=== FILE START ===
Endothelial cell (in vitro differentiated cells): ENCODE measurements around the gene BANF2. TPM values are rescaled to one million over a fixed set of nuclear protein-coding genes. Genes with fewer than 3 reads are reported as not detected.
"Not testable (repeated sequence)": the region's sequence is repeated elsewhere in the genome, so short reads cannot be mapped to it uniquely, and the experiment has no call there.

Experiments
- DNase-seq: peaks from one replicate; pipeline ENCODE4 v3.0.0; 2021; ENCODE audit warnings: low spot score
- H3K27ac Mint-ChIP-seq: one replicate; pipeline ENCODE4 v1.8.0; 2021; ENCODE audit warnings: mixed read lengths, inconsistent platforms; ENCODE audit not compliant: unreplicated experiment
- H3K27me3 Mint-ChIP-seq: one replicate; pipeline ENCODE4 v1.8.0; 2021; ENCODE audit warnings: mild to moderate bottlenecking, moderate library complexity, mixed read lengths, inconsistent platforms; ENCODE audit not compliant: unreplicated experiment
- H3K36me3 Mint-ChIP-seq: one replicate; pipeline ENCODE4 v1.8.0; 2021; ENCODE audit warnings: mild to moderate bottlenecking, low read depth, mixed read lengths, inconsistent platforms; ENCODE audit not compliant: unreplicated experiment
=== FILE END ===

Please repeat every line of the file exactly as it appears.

Endothelial cell (in vitro differentiated cells): ENCODE measurements around the gene BANF2. TPM values are rescaled to one million over a fixed set of nuclear protein-coding genes. Genes with fewer than 3 reads are reported as not detected.
"Not testable (repeated sequence)": the region's sequence is repeated elsewhere in the genome, so short reads cannot be mapped to it uniquely, and the experiment has no call there.

Experiments
- DNase-seq: peaks from one replicate; pipeline ENCODE4 v3.0.0; 2021; ENCODE audit warnings: low spot score
- H3K27ac Mint-ChIP-seq: one replicate; pipeline ENCODE4 v1.8.0; 2021; ENCODE audit warnings: mixed read lengths, inconsistent platforms; ENCODE audit not compliant: unreplicated experiment
- H3K27me3 Mint-ChIP-seq: one replicate; pipeline ENCODE4 v1.8.0; 2021; ENCODE audit warnings: mild to moderate bottlenecking, moderate library complexity, mixed read lengths, inconsistent platforms; ENCODE audit not compliant: unreplicated experiment
- H3K36me3 Mint-ChIP-seq: one replicate; pipeline ENCODE4 v1.8.0; 2021; ENCODE audit warnings: mild to moderate bottlenecking, low read depth, mixed read lengths, inconsistent platforms; ENCODE audit not compliant: unreplicated experiment